Call for action over barriers at Mansfield landslip site that ‘can’t go on forever’

A county councillor has called for action at the site of a landslip in Mansfield more than two-and-a-half years after rocks fell onto a busy road.

By Andrew Topping
Tuesday, 21st June 2022, 7:29 pm

Emergency services were called to Rock Hill in the town on November 21, 2019, just after 9am, after part of a nearby cliff collapsed into the carriageway.

Mansfield Council and Nottinghamshire Council worked together to find a solution to the Rock Hill incident, with temporary barriers placed across half of the left-hand lane on the road.

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Barriers remain in place on Rock Hill, more than two years after the landslip.

These barriers have been in place for more than two years, with plans and conversations ongoing about a more long-term solution to keeping motorists safe.

Now a councillor in the town has called for faster action to resolve the issue, saying it’s a safety hazard for residents and is restricting the town from celebrating a heritage asset.

The site is close to historic cave houses located on the nearby cliff face that have been in the town for hundreds of years.

Coun Andre Camilleri, county council member for Mansfield South, has called on the councils to outline their plans.

Coun Andre Camilleri, Nottinghamshire Council member for Mansfield South.

He says Nottinghamshire Council has spent £170,000 on the temporary road barriers, but believes ‘this can’t go on forever’.

He said: “My biggest problem is the barriers on the road.

“It’s a main road out of Mansfield – you can’t have barriers there forever or you might as well just build the road where the barriers are.

“The county council has been great. It’s cost us £170,000 to keep it safe and put the barriers up, but this can’t go on forever.

The landslip happened back in November 2019.

“Somebody is going to get injured in there unless it all gets sorted. If kids got in and it collapsed it would be very dangerous.”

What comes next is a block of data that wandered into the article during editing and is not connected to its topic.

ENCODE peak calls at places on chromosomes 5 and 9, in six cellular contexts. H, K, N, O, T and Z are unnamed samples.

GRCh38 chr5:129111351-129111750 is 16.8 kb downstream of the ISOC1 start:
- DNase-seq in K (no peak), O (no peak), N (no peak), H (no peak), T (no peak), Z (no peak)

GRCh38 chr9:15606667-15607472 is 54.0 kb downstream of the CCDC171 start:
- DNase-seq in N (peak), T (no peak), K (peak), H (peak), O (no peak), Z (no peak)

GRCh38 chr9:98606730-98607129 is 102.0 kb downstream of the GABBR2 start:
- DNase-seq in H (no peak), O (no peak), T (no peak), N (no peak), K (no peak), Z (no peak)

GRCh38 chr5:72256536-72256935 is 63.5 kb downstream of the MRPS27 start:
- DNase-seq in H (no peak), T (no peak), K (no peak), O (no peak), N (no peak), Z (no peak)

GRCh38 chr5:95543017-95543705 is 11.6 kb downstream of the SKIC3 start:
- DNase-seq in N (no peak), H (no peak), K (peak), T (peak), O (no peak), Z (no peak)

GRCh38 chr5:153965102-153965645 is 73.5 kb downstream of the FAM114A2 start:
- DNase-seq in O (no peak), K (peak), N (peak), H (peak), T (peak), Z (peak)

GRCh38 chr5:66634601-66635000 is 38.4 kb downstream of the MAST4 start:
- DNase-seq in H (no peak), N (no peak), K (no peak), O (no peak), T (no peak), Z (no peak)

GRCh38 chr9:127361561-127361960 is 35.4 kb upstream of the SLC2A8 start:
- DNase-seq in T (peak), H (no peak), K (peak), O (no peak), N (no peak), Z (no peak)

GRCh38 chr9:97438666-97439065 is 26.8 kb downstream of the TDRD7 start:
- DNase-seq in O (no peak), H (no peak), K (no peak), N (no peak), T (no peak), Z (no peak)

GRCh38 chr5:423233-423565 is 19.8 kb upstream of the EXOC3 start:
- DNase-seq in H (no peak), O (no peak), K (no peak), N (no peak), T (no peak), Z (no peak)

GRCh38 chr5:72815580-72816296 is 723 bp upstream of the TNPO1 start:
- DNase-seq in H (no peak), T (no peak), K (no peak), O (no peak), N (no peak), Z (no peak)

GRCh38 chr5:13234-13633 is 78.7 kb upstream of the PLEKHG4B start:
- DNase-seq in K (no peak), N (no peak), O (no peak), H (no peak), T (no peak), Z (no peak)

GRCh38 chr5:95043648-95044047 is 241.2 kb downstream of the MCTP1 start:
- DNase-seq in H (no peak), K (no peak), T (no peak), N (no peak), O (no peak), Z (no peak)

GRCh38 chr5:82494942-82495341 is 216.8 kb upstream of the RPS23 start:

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Coun Camilleri wants the councils to outline their solution now and, once the issue has been addressed, to find funds to renovate and improve the historic cave houses.

He says they could then be used as a heritage landmark for residents to visit and celebrate.

He said: “They’ve been there for about 300 or 400 years and are part of the heritage.

“First of all, I want them to make them safe. Some work could then be done to get it sorted, it’s part of the town so money should be spent repairing it and making it right.

“It’s been too long now. If we can find some money to make the caves safe and then improve them so people can visit them, it would boost the town.”

The district council said conversations are ongoing about finding a longer-term solution and an update will be provided once this has been decided.

Martin Saxton, Mansfield Council head of planning and regeneration, said: “We are working with our partners at Nottinghamshire Council to provide a long-term solution.”

A county council spokesman said traffic measures will be in place until the ‘best solution’ is found.

The county council said: “We have been working with the district council and other interested parties, along with technical specialists to identify the best solution to stabilise the bank.

“Until these works are complete, traffic management will remain in place to ensure the safety of pedestrians and road users.”